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Sustainable audit practice: Prepare to make fundamental changes

Fann Kor, assistant director, quality assurance, ISCA

In the current environment of increased fee pressure, the Institute of Singapore Chartered Accountants (ISCA) assistant director quality assurance Fann Kor, shares some strategies to efficiently manage audit engagements without compromising quality

Auditors continue to lament escalating costs, low audit fees and consequential squeezed margins in the audit practice. These factors, along with manpower crunch issue, have been identified as impediments to audit quality.

Well-meaning parties would advise the audit practitioners to push their audit fees up to a fair level. This is of course a logical and decent thing to do but certain practitioners, especially those from the Small and Medium Practices (SMP) sector, would tell you that competition among audit firms is so intense that even a mere mention of fee increase may send their clients shopping for alternatives. But the ugly truth is that continuing to succumb to client pressure to cap the fee level is not economically viable or unsustainable in the long run.

This article seeks to examine the repercussions in the long run for an audit practice that does not charge adequate audit fees, and also seeks to propose strategies to respond to the challenges mentioned in the preceding paragraph. The article focuses on audit practice of SMPs and does not cover the practitioners' option to move away from audit to provide other professional services like tax advisory, management consulting or other advisory types of services.

ISCA engaged four SMP practitioners to understand from them the cost structure of their firms as well as the engagement team composition, and estimated time required to conduct an audit of a straightforward $5-million revenue trading company with low risk and little complexity. We also obtained the salary scale of the respective levels of audit personnel from an established recruiter so as to establish a fair estimation of total payroll cost for the engagement.

The findings revealed that to conduct the aforementioned audit engagement, an audit firm will need to incur a total of approximately 120 to 140 effective man hours. This translated into direct payroll cost of approximately $4,000 to $5,000. As overheads and other costs (such as office rental, administrative expenses, depreciation of equipment, utilities and transportation, to name a few) typically account for approximately one-third of the total payroll cost of an audit firm, we are conservatively looking at the total cost per audit engagement of approximately $5,000 to $7,000. This is not inclusive of staff training and welfare costs and bonus, which would add another $1,000 to $2,000 to the total engagement cost.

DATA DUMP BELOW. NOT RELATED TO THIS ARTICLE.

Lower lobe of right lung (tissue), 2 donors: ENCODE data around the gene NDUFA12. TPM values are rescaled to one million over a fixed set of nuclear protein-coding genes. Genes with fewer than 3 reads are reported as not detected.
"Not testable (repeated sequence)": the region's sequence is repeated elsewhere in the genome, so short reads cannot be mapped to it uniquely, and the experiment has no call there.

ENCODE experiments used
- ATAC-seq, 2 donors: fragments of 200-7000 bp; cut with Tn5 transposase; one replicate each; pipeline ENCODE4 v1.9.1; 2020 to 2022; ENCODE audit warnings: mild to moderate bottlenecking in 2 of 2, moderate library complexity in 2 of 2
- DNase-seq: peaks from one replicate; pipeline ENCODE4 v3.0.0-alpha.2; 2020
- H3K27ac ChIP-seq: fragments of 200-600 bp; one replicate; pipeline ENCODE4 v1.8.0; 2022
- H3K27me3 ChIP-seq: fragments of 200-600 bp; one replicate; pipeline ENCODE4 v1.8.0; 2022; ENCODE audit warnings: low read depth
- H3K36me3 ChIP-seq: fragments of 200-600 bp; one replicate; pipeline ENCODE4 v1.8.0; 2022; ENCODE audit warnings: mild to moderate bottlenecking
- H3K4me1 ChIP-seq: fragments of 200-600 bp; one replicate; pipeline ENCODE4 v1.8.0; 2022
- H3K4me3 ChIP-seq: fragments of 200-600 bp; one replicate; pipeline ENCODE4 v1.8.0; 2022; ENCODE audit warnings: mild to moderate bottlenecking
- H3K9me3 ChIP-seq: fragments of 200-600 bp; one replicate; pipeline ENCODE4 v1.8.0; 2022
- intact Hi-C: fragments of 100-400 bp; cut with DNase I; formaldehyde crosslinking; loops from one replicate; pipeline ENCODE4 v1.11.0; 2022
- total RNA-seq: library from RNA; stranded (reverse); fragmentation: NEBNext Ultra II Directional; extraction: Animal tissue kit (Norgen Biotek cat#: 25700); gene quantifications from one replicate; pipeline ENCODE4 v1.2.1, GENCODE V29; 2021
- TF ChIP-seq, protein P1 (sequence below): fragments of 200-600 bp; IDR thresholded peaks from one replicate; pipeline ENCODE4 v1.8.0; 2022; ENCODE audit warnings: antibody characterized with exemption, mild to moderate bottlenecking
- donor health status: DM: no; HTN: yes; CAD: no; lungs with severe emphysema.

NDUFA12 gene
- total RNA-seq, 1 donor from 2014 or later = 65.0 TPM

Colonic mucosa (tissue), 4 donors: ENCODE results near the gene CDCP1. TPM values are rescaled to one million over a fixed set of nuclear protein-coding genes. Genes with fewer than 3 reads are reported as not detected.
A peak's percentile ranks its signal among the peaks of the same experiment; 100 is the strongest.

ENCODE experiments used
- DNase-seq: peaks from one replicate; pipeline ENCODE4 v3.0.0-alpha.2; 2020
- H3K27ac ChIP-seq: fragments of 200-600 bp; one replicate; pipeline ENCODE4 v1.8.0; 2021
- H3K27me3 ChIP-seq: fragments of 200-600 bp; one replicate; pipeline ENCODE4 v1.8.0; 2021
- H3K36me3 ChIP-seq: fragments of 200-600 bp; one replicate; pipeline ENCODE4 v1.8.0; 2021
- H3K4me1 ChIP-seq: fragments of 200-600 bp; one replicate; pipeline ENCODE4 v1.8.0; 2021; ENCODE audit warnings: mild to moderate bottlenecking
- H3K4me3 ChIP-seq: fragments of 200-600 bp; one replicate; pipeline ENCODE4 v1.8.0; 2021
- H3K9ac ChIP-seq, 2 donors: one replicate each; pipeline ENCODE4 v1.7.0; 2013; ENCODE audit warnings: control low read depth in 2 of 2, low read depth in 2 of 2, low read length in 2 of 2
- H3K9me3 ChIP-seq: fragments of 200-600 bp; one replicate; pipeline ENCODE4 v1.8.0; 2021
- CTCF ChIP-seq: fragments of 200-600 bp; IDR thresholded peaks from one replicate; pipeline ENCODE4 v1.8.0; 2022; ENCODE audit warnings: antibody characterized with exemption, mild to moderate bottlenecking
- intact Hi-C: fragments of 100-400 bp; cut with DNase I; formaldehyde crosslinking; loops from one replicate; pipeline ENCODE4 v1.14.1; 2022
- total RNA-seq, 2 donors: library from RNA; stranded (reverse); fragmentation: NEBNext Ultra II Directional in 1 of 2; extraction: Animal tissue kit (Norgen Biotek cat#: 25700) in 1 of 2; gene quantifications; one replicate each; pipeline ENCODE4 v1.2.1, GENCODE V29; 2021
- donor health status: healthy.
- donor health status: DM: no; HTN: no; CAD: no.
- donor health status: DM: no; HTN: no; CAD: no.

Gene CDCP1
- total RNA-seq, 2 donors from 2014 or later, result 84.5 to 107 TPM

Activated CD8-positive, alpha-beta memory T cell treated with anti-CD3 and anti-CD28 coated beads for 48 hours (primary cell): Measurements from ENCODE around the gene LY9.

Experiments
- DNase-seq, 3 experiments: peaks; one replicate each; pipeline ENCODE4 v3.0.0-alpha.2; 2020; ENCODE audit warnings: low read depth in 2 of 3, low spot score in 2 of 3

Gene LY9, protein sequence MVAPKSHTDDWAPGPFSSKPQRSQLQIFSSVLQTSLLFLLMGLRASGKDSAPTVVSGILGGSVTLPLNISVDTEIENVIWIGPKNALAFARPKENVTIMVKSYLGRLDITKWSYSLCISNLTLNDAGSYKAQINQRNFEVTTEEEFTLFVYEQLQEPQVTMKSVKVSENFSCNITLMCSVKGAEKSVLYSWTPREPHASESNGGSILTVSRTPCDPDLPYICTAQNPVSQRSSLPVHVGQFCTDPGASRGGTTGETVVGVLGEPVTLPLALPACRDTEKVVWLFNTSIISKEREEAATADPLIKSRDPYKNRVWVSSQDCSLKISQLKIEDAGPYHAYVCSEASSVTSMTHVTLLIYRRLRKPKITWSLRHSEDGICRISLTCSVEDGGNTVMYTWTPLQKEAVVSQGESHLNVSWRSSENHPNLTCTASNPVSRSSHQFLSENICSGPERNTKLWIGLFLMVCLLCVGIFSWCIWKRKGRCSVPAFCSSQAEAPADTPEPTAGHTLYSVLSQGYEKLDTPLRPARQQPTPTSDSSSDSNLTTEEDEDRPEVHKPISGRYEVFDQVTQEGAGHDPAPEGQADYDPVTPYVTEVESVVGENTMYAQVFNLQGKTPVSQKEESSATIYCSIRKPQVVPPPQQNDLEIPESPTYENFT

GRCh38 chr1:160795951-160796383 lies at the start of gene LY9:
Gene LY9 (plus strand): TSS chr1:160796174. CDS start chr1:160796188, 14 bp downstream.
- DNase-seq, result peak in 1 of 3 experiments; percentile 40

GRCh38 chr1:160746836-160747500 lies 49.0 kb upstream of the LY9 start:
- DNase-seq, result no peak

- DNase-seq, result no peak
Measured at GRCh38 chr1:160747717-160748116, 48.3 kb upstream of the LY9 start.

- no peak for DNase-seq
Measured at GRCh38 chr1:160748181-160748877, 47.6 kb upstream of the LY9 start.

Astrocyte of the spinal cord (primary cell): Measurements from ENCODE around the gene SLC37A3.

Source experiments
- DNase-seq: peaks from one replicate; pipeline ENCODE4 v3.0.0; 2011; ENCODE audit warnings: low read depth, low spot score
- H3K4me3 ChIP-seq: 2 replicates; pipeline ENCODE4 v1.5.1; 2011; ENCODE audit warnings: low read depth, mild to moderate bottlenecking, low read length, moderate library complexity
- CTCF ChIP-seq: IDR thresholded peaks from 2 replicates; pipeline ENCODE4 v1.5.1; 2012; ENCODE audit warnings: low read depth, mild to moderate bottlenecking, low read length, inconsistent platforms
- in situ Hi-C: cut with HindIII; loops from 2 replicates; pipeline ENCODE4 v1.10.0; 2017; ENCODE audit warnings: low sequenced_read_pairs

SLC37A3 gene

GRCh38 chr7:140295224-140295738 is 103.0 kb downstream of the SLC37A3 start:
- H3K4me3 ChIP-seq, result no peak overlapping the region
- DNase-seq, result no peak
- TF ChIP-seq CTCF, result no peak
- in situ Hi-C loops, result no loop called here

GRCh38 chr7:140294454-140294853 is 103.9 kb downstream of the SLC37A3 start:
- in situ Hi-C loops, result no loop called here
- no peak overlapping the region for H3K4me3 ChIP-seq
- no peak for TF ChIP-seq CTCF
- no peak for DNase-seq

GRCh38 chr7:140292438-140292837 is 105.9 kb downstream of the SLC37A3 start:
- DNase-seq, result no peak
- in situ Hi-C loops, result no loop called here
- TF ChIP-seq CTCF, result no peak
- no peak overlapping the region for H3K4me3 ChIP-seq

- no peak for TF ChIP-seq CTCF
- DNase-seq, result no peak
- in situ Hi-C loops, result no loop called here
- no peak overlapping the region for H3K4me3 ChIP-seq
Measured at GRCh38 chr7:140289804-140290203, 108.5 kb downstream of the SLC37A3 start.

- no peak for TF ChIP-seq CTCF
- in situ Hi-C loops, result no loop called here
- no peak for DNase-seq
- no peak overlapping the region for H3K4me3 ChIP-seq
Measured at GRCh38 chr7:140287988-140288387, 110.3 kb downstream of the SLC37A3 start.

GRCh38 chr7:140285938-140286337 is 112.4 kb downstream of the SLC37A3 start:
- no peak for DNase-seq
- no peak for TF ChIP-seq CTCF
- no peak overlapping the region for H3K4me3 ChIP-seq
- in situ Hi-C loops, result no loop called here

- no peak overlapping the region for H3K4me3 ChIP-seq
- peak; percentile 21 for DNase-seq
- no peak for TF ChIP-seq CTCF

Based on this analysis, very simply, if a firm charges an audit fee lower than $5,000 for the engagement, technically speaking, the firm would only be able to cover the direct manpower cost but not the employees' training costs nor the much-awaited year-end bonus, and definitely not the overheads. To curb spending, certain audit practices pull back on professional development and do not properly incentivise their employees. It is no wonder that these audit practices are not able to retain their experienced staff.

There are cases in which firms reduce time and cost by not performing certain audit procedures or relegate the work to their junior audit staff. The common feedback received from junior audit staff is that they were not given enough time to complete the assigned audit procedures or they were being assigned tasks beyond their capability. Consequently, audit quality suffers.

Certain practitioners feel that they are stuck in a rut and it is hard to get out of their current predicament. This may not be true. There are strategies which practitioners can adopt to effectively manage their manpower and cost without compromising quality. The following are some strategies (not in order of importance) which practitioners can adopt although courage is required to step out of the comfort zone.

  • Review client portfolio

Start by identifying poor paymasters, audit engagements with poor recovery rates coupled with audit fees that have been stagnant for years. Initiate discussion with the management to gradually increase audit fees to an acceptable level. Yes, this is not easy but it is fundamental to a sustainable practice. Such engagements drain away the precious resources from the audit practice, so would it not make sense to muster the courage to let them go?

  • Streamline and standardise relevant audit processes